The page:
Swear Jar

There is a certain amount of inevitable overlap between home life and business when you run your home as a business. Therefore you need to be conscious of what parts of your private life you share with the world, and in some cases, you need to adjust behaviour accordingly. For example, Hannah and I have become experts at having full-blown arguments using only our eyes; and we had to completely cancel “Naked Tuesdays”. Other than a few small adjustments however, we have learned how to wear our home comfortably, and share it’s warmth with anyone who finds themselves in it.

Besides cooking, my life revolves around my Hannah, my kids and my music, all of whom I try to serve with equal dedication. When we first got to Roundwood, I thought that keeping some of these elements separate from the guests would be part of the gig . Little did I know how much they would be able to bounce off each other and live together in harmony. Gone are the days when children should only be briefly seen and not heard. More than a few times, when looking for the kids to get them started on homework or piano, have I found them in the drawing room, filling in the guests on who their best friends are, how nice their teachers are, and the joys of Absynian long haired guinea pigs.

The kids are a layer of overlap that stretch between the guests and the kitchen. in the evening when they’re not informing the company on the current state of childhood, they’re doing their homework in the dining room, within earshot of the kitchen, and although a professional kitchen shared with your family has different standards than most. . . there’s still a lot of swearing. To understand, try splashing burning oil on your arm and say the first word that comes to your mind.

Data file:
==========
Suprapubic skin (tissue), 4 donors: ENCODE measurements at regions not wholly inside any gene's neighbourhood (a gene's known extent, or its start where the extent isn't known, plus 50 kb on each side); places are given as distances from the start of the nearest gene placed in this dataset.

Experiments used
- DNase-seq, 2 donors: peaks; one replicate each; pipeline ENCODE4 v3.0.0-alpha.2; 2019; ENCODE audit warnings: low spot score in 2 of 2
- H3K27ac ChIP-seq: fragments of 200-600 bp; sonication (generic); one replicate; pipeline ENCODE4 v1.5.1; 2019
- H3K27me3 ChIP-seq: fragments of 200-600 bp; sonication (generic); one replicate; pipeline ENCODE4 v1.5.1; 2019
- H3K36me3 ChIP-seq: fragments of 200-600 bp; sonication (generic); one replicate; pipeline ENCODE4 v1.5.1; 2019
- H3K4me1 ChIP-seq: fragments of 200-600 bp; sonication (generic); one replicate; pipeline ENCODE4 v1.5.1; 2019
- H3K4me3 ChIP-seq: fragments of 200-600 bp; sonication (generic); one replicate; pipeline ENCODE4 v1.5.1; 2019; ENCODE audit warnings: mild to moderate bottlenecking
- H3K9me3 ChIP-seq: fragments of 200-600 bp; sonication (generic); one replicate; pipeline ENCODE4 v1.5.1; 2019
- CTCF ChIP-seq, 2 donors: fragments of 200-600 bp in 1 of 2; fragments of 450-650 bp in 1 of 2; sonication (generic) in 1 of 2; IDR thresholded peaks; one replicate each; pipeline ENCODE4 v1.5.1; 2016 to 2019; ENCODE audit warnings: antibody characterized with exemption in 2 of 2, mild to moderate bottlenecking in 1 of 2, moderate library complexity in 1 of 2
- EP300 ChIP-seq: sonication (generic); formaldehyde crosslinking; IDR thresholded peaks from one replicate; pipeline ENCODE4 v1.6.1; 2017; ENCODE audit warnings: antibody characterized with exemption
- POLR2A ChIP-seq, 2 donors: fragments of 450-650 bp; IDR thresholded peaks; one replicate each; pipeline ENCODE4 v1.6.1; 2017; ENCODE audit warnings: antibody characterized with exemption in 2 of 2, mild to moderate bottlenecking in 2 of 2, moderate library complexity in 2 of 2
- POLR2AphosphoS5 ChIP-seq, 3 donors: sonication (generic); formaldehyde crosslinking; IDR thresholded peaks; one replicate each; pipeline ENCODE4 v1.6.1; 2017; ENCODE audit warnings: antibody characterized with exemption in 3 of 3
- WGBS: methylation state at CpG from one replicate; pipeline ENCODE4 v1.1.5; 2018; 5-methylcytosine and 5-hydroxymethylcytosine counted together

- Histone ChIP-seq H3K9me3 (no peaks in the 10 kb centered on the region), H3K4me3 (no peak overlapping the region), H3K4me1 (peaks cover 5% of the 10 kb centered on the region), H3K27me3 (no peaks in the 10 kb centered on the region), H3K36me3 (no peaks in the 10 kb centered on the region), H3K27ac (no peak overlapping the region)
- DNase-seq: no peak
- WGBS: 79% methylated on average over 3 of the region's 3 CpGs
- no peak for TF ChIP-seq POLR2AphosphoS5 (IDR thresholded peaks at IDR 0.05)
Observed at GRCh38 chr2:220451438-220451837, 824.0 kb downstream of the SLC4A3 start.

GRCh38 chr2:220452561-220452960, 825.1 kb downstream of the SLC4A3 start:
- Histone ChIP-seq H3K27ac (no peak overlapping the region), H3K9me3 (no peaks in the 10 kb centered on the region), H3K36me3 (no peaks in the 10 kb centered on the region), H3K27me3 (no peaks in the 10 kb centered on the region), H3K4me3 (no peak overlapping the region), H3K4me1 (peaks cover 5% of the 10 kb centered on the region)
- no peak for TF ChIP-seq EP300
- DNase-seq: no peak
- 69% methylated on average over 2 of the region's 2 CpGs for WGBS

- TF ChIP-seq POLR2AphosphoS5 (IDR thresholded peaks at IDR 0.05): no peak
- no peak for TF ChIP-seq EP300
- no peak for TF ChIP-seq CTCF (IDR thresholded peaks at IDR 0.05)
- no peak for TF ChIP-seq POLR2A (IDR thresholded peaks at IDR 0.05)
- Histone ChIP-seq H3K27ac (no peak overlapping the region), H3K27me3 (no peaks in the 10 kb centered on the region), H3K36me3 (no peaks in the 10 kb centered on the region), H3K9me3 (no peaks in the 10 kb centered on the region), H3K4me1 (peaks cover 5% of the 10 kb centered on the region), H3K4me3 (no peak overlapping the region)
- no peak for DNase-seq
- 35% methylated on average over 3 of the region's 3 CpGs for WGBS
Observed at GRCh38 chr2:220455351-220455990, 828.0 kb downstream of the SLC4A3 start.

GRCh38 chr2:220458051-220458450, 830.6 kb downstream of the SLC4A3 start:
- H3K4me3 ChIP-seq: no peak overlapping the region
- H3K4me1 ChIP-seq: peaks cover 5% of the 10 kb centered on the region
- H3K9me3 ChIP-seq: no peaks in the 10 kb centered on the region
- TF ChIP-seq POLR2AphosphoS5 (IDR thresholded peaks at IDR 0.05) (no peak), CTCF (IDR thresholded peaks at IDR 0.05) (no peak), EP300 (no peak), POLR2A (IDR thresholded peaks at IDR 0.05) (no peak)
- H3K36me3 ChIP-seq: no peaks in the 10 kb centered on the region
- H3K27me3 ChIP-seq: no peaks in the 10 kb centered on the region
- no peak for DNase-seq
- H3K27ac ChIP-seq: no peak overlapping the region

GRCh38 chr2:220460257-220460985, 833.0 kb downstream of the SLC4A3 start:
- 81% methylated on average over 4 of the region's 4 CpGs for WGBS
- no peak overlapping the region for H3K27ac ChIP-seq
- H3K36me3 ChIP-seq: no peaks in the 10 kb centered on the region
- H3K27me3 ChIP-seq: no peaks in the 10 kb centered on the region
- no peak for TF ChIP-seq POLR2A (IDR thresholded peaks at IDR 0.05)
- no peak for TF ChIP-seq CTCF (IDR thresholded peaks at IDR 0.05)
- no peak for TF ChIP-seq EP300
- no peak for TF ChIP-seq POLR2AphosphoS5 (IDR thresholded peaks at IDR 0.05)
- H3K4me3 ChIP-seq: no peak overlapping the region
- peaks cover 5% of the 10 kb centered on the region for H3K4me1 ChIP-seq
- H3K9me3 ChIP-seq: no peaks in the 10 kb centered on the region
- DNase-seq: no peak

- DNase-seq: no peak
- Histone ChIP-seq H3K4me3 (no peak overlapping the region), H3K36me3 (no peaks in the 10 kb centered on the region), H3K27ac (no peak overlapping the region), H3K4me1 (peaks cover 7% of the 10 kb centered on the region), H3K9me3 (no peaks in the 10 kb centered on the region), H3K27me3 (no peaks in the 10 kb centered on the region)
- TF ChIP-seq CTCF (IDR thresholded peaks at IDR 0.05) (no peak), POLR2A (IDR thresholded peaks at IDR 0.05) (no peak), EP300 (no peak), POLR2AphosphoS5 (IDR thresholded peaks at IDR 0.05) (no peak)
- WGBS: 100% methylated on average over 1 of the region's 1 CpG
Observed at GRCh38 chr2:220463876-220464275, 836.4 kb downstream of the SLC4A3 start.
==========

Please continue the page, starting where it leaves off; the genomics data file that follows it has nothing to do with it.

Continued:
I didn’t realize how much swearing was being done, nor how much I burned myself, until the introduction of the swear jar. It was a physical manifestation of my children’s influence on the workplace. With every bad word I utter, a chorus of “swear-jar” wafts into the kitchen from the dining room, and I’m ok with that. I get to keep being myself and the girls are learning how to work the system. It’s a very full swear jar.

Then there is the music. In the early days, I’d try to sneak away from the kitchen in between jobs, to a quiet corner somewhere to knock out a few tunes. As we steadily got busier, my quiet corners became more scarce, the workload increased, and subsequently less tunes were knocked out. The only fix I could see was keeping a guitar in the kitchen and playing anytime I had five minutes. It’s amazing how many extra five minutes you can find in a day if you try.

This slowly bled into the drawing room for parties, and into the dining room as the “musical sixth course” that we sometimes offer. Musical-me is also quite handy when the “happy birthday song” is required. I knock that one out of the park.

My experience with the music that has passed through this house has been amazing. From jamming “who has seen the wind” with Donovan. Or singing the acoustic version of the newlyweds favourite song in the dining room after the speeches. Or being able to redirect the flow of after dinner conversation from the horrors of American politics to a special sort of harmony that could only have been achieved with the perfect entanglement of my life and Roundwood’s. Fuck me, I love it here. . . Swear jar!

Posted in Paddy's Blog.